Strong dollar challenging U.S. agricultural industry
By Brad Flodin
*Originally Published in the Captial Press on August 25, 2016
Agriculture is a risky business. From the time our ancestors first began cultivating crops, farmers have faced the possibility of losing their harvests to extreme weather events.
Whether it’s a hailstorm that destroys a grain or fruit crop, a flood that washes out a newly planted cornfield or a drought that turns grazing lands into a barren desert, uncooperative weather can upend the best-laid plans.
For example, if the end of this growing season happens to be extremely wet in some areas of the country, many commodities could be ruined, affecting processing, packaging, transportation and other sectors as well as producers.
Or if natural disasters strike in other countries, that could put pressure on U.S. supplies. Or, longer term, if the drought continues in California, the state’s agricultural sector could see a significant shift in the coming years as farmers attempt to adapt by changing crops.
And as if these traditional risks weren’t enough, farmers also have to deal with the effects of currency fluctuation on international trade.
Globalism and the terms of international trade have recently come under heavy criticism from both sides of the political aisle, but there’s no arguing that international trade is critical to farmers’ ability to feed the planet’s more than 7 billion inhabitants. Even countries that are capable of producing enough food to feed their own populations import many foodstuffs because people like variety in their diets.
But although most nations want access to global markets, the world economy is complex, with many variables affecting a nation’s competitiveness. One of these variables is the exchange rate. The continued strength of the U.S. dollar against most major currencies is one of American farmers’ top concerns at the moment, as it makes U.S. agricultural exports more expensive.
In its most recent forecast for fiscal year 2016, the USDA Economic Research Service projected that U.S. agricultural exports would decrease $15.2 billion from 2015, to $124.5 billion, while imports would increase to a record $114.8 billion.
These figures still represent an agricultural trade surplus of $9.7 billion, but it’s down from $25.7 billion in 2015 — and the lowest surplus since 2006. The productivity of the U.S. agricultural industry has long outpaced domestic demand, creating a trade surplus every year since 1960.
As a result of the decrease in exports, national net farm income and net cash income are both projected to drop this year.
Economists attribute the decline in exports to slower world economic growth, decreasing prices for bulk commodities (world grain stocks are currently high) and a strong U.S. dollar.
This creates a complicated situation for U.S. producers. At the same time prices are dropping and demand is slowing due to weak economies in many countries around the world, the position of U.S. farmers’ competitors — producers in Canada, Australia and South America, for example — are being strengthened by the exchange rate.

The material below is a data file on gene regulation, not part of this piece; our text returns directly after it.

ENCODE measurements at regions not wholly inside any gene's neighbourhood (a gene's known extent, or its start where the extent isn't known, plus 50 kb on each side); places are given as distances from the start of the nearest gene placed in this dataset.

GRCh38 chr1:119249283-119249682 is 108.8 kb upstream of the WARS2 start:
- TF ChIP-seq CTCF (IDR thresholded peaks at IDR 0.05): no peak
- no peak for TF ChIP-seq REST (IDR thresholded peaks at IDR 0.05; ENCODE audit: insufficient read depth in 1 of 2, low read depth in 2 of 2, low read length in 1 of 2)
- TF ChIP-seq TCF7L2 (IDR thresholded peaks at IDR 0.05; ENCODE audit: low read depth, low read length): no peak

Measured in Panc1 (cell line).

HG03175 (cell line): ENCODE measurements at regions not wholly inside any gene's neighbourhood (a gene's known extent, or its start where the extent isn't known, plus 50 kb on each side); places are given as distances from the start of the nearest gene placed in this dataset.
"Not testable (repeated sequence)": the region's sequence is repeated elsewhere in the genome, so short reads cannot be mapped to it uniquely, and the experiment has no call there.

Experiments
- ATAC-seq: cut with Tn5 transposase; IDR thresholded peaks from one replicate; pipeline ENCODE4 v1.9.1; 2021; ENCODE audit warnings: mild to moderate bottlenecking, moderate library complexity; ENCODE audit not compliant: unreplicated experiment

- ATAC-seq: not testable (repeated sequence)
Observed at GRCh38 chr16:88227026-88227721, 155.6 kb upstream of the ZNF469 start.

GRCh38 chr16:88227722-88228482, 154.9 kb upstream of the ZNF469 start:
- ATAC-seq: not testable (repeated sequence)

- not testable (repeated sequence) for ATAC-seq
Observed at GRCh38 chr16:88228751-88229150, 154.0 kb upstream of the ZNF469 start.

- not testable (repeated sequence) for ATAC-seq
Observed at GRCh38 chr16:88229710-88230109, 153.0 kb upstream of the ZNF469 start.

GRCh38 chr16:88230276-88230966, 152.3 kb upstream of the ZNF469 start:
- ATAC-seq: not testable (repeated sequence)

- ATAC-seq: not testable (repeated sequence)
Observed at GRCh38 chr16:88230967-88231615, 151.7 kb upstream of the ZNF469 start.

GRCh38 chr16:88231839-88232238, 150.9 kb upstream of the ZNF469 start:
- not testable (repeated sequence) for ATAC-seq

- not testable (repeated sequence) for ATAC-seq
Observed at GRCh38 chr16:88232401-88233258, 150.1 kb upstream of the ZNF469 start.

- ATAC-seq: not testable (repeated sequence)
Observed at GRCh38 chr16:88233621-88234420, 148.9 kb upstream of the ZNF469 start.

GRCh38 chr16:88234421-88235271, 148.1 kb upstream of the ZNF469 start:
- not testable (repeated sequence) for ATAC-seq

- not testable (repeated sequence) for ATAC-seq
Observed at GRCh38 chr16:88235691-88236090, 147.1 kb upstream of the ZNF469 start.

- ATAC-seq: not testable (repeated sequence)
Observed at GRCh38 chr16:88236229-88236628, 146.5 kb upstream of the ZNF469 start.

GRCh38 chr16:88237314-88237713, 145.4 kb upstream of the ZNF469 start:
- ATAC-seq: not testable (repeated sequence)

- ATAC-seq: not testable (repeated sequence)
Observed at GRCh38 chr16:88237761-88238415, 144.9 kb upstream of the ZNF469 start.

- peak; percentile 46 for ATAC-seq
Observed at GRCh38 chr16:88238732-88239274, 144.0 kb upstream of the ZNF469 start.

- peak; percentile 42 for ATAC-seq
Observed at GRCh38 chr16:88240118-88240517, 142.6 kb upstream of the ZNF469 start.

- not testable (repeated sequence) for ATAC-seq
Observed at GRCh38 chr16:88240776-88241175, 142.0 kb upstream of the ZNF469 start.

This puts significant pressure on American agriculture. U.S. commodities are more than 30 percent costlier than their Canadian counterparts. Some purchasers are willing to pay a premium for top-quality products, such as U.S. wheat, but not all products can be clearly differentiated. After all, sales of commodities are, by definition, driven primarily by price. Not all farmers are affected in the same way, as different products have different export markets with different currencies.
The strong dollar cuts both ways, of course, also making imports cheaper. So farmers who use imported inputs such as fertilizer or feed will have lower costs, which does help the bottom line but, depending on the crop, usually doesn’t fully compensate for the lower sale price of the final product.
Many producers utilize commodity contracts, options, or guidance from brokers to hedge against some of these risks, but there are costs associated with these approaches, so many producers simply opt to ride out the cycles.
If you’re a farmer, a conversation with your banker should be part of your strategic planning process as you look toward next season. In the next few weeks, you’ll likely receive a great deal of information about your harvest and crop yields and will then have a very short window for making future plans.
Talk to your banker about the market for your specific commodities and ask him or her for comparisons of financials so you can better understand how your farm stacks up with others in the industry.
Also request your banker’s assessment of your borrowing capacity, and ask what steps you should take to increase it — before you need a loan. Regular communication allows you to strengthen your relationship with your banker and builds trust on both sides, increasing the probability that you’ll get the resources you need when challenges or opportunities arise.
Brad Flodin is a vice president of Washington Trust Bank. He earned his finance degree at the University of Idaho and is a graduate of Western Agricultural Credit School at Washington State University.
Washington Trust Bank